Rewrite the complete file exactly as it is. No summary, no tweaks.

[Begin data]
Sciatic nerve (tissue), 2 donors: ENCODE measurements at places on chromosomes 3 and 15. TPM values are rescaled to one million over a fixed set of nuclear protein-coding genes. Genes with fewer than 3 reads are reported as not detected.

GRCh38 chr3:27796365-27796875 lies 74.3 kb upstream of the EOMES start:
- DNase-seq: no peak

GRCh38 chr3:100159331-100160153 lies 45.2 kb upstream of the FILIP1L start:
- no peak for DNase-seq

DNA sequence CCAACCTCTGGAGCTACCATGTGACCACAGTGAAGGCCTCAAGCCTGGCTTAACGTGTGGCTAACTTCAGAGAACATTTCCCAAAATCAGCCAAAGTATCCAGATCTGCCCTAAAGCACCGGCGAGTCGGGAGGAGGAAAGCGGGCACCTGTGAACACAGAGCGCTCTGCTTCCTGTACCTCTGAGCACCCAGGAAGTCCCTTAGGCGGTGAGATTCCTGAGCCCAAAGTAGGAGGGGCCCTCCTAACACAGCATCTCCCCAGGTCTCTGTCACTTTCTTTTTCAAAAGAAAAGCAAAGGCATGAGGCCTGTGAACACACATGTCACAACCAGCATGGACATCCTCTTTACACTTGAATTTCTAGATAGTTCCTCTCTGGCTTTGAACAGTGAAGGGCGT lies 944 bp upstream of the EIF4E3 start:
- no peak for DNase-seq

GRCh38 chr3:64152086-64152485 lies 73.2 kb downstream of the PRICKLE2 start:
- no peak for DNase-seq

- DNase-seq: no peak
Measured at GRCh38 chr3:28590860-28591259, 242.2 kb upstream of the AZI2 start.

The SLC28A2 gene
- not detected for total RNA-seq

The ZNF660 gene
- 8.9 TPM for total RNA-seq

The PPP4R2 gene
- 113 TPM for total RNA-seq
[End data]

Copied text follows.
Sciatic nerve (tissue), 2 donors: ENCODE measurements at places on chromosomes 3 and 15. TPM values are rescaled to one million over a fixed set of nuclear protein-coding genes. Genes with fewer than 3 reads are reported as not detected.

GRCh38 chr3:27796365-27796875 lies 74.3 kb upstream of the EOMES start:
- DNase-seq: no peak

GRCh38 chr3:100159331-100160153 lies 45.2 kb upstream of the FILIP1L start:
- no peak for DNase-seq

DNA sequence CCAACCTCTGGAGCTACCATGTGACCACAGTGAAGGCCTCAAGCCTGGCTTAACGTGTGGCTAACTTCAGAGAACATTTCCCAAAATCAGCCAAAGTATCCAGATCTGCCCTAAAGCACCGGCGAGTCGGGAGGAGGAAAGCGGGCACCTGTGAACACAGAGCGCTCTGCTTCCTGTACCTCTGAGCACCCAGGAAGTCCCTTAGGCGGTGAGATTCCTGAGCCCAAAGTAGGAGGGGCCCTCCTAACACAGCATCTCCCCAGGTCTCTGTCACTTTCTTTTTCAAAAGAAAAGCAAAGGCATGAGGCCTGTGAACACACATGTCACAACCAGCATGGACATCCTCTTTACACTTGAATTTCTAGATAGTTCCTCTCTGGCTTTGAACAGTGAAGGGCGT lies 944 bp upstream of the EIF4E3 start:
- no peak for DNase-seq

GRCh38 chr3:64152086-64152485 lies 73.2 kb downstream of the PRICKLE2 start:
- no peak for DNase-seq

- DNase-seq: no peak
Measured at GRCh38 chr3:28590860-28591259, 242.2 kb upstream of the AZI2 start.

The SLC28A2 gene
- not detected for total RNA-seq

The ZNF660 gene
- 8.9 TPM for total RNA-seq

The PPP4R2 gene
- 113 TPM for total RNA-seq